Hopefully you will not have any problems with water, but if you do, check whether we have had the same problem as we have managed to solve them!
Air lock in water system
If you turn on your water and nothing comes out (you may hear a squeaking sound from the taps or the pump will be trying to work, to no avail) you probably have an air lock. To make sure, turn on all the taps simultaneously – including the shower and draw bar tap. This may fix it. If not, try this option – it took a lot of Googling to solve, and we’d like to save you the time and effort! The solution that worked for us was as follows:
- Attach hose to mains tap with good water pressure
- Attach other end to your draw bar (you’ll need another hose pipe connector)
- Turn on the mains full blast into your draw bar tap
- Turn on the tap in the kitchen – water should blast through the tap
Disconnect mains from draw bar. Water should run through taps as normal – either through mains or via your tanks. Stress over!
Dust in tanks
When you have been travelling in particularly dusty areas, your water tanks are likely to become covered with a thick layer of dust. Mostly this is not a problem, unless this dust gets in your water supply through the breathers which are on top of the tank. This became an issue for us – see below photo of our ice cube tray (one cube from pre the dust remains). We now do our best to keep them clean.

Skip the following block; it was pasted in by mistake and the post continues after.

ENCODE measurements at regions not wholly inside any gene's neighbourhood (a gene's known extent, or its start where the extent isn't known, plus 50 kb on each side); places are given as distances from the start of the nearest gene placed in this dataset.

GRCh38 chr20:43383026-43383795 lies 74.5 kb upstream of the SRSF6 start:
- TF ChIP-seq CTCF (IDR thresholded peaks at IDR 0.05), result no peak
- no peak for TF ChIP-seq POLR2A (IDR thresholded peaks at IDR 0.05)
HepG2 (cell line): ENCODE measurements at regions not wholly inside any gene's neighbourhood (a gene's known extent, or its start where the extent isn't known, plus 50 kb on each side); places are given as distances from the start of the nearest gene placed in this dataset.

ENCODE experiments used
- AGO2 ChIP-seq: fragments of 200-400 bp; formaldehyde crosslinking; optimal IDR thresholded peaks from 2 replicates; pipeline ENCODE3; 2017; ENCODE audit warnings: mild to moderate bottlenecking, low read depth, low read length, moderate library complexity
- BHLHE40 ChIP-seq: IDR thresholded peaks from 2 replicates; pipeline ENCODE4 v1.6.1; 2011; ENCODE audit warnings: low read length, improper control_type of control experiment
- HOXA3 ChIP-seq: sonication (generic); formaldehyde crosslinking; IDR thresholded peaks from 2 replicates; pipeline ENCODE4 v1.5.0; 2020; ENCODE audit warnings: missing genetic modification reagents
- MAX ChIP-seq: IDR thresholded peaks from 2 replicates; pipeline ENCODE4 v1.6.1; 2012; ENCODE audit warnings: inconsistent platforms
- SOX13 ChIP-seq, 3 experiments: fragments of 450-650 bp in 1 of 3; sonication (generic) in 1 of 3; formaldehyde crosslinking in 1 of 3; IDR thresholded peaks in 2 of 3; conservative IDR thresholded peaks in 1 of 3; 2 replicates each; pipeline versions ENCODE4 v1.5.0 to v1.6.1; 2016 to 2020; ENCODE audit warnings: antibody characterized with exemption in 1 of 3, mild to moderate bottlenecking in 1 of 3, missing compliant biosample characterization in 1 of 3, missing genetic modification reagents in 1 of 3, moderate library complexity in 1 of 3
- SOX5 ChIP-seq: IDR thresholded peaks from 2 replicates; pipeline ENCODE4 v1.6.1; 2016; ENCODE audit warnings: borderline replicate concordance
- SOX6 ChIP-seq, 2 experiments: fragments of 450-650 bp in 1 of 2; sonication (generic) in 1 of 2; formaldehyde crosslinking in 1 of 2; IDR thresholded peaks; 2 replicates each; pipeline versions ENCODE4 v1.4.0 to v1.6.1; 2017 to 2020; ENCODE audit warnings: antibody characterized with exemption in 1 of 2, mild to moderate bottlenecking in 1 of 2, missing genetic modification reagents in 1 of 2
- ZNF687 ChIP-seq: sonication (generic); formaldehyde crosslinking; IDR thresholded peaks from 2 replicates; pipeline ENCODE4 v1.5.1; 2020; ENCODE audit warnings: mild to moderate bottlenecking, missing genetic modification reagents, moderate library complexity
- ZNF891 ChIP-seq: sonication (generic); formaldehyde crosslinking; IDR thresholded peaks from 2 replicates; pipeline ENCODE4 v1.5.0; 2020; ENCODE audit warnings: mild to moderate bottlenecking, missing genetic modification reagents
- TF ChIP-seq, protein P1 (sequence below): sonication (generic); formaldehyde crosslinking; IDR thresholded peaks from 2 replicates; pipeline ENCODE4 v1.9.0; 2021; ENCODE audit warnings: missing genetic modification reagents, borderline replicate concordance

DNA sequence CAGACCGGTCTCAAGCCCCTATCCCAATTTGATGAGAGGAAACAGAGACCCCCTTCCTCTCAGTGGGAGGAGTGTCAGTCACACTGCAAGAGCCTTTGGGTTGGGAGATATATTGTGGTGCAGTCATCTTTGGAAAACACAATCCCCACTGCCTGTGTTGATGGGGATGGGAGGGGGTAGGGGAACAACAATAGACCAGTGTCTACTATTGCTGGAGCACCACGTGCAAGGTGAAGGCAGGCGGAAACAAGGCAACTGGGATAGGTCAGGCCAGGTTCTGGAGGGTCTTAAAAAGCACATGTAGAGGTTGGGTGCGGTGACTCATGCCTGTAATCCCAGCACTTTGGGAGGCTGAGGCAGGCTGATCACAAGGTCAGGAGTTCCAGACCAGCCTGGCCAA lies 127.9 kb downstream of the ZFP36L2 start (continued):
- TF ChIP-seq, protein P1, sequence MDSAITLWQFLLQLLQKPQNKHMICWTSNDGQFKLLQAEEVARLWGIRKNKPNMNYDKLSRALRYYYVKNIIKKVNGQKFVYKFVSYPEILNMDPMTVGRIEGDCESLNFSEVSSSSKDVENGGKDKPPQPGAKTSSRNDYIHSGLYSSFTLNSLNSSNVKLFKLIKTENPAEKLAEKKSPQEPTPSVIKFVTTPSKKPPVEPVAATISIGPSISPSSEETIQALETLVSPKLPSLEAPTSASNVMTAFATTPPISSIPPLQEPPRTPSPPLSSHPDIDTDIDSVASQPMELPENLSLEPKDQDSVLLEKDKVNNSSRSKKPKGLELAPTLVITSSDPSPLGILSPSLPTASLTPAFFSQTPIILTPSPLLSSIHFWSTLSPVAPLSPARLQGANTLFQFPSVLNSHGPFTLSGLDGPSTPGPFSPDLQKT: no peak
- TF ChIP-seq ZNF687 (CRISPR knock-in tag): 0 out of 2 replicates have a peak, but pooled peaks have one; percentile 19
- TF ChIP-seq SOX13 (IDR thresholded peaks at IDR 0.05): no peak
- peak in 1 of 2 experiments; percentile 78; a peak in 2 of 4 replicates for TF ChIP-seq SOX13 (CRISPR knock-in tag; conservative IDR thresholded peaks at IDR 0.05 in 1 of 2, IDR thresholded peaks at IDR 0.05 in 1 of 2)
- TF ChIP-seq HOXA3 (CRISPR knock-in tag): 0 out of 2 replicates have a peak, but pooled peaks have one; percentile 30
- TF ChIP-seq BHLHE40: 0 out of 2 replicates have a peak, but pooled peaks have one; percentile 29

Cleaning out the tanks
This is a challenge (and we are definitely open to advice if anyone can help further). It is a long and challenging process, and a case of repeating the following until the water is crystal clear:
- Ideally soon after driving around (before any sediment settles) drain tanks completely, removing the plug
- Blast water up in through the plug hole and try to get it to swish around the bottom (which is where any dirt will settle)
- Fill up tanks completely and drive to next destination (thereby hopefully swishing around the tanks)
- Repeat above steps
It’s annoying and time consuming but if you have orange water and don’t want this to continue, seems to be the only solution.
We have the 2kg Mini Daewoo washing machine in our caravan, and for the most part it is fabulous. On two occasions during the past 5 months, however, it has shown an error – ‘OE’. Checking the manual will show that this means ‘Water drainage is unavailable’ with a number of options to check. We found on both occasions, that everything was fine according to the checklist, but the error would not disappear.
The only solution that worked was not in the manual.
Looking under the Zone on the same side as the hose inlet valves, you will see a white pipe with a jubilee clip (as in photo above). You need to unclip this, detach white pipe and blow air into the pipe – we use our compressor. This shifts any pieces of fluff that are caught up and blocking the drainage. Replace as before. Error should disappear and equilibrium returns.